ANAHEIM, Calif. — White Sox players say Tommy Kahnle isn’t a bad teammate.
He can be a bit boisterous at times, with a boyish demeanor that makes manager Rick Renteria’s “Tommy Boy” references seem spot on.
But new Twins broadcaster LaTroy Hawkins said Kahnle was a bad teammate when they were together with the Rockies.
“One of the worst teammates I’ve ever had in my life,’’ Hawkins said Tuesday night.
Hawkins, who pitched 21 seasons in the majors, also said that he and Kahnle got into a fight while they were teammates with the Rockies in 2014, Kahnle’s rookie season.
Kahnle, 27, didn’t fight back when he was asked about Hawkins’ blind-side left hook Wednesday.
“I really have nothing on it,’’ Kahnle said. “I put it way in the past. I’m over it.
“I mean, yeah, it’s weird [that Hawkins shared his opinion on the air]. But stuff happened in the past. Everybody is entitled to their own opinion. That’s really all I’ve got. I don’t take it to heart or anything.’’
Kahnle said he heard about what Hawkins said from his friends’ texts.
“It didn’t bother me. I just laughed it off. Oh well. It’s not going to affect me or anybody, so we’re all good here.’’
Kahnle has made more significant news by having the best pitching stretch of his career. He entered the game against the Angels on Wednesday with a 1.80 ERA in 15 innings.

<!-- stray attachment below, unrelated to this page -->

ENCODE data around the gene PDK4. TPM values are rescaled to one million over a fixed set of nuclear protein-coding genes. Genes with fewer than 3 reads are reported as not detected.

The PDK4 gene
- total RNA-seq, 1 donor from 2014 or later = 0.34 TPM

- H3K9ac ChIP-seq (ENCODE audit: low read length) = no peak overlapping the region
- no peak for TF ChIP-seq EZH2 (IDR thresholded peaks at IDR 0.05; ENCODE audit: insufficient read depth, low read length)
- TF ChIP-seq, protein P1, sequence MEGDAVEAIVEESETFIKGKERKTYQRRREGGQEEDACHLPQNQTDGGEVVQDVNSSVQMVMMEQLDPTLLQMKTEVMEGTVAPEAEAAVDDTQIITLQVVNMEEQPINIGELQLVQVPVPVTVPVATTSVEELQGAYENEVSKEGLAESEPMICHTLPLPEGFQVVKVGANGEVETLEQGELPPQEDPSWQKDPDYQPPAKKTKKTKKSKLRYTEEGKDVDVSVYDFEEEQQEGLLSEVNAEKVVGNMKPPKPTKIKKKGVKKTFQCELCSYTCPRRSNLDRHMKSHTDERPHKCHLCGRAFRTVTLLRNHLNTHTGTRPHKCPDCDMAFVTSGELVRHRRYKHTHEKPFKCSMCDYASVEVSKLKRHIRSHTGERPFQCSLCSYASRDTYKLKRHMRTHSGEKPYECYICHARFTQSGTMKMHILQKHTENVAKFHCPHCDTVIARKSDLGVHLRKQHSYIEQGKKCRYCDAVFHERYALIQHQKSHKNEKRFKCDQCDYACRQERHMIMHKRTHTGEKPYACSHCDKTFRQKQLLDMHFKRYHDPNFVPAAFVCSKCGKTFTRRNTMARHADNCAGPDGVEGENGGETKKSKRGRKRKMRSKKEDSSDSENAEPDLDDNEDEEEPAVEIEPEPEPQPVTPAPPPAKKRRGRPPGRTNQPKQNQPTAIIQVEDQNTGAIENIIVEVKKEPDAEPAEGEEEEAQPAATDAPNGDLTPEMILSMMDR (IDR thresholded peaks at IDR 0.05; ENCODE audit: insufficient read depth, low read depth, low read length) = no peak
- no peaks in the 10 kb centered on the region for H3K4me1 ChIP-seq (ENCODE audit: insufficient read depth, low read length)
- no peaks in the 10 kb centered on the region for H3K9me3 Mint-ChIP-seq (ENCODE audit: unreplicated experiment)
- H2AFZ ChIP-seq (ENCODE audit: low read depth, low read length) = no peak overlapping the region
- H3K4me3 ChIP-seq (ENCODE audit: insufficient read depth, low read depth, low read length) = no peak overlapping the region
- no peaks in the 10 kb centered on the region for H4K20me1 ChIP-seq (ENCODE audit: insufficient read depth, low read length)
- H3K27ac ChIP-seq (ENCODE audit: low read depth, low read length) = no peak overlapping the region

“No he’s not a bad teammate,’’ fellow reliever David Robertson said. “He’s by far the loudest teammate I’ve had. But he’s not a bad guy. He’s just loud. Kind of like a kid trapped inside a 250-pound muscular body.’’
Kahnle, answering questions while teammates — many of them grinning and knowing the line of questioning — looked on, was asked if he considers himself a good teammate.
“Yeah, I would,’’ he said.
Moncada goes on DL
Prized second base prospect Yoan Moncada, who has been bothered by a bruised left thumb at Class AAA Charlotte, will go on the seven-day disabled list Wednesday, the Sox said.
His MRI and X-rays were clean, but the Sox want to give Moncada time off to get over the nagging discomfort.
The top-ranked prospect in baseball, according to Baseball America, is batting .331 with four homers and 15 RBI.
Renteria on the bunt
Renteria has demonstrated his affection for the bunt, both in sacrifice and safety-squeeze situations.
“When it is used appropriately in a certain moment, it can give you an advantage,’’ he said. “Sometimes you’re just trying to put a guy in scoring position. Most times . . . everybody can kind of read the strategies, but if I can get a guy in scoring position and you’re looking just to score the one run, that’s the value of it.’’
Renteria said he gets the metrics, which say giving up an out at the cost of possible multiple runs is counterproductive strategy.
“If you can increase your chance of scoring the one run you need, I don’t mind using it,’’ he said.
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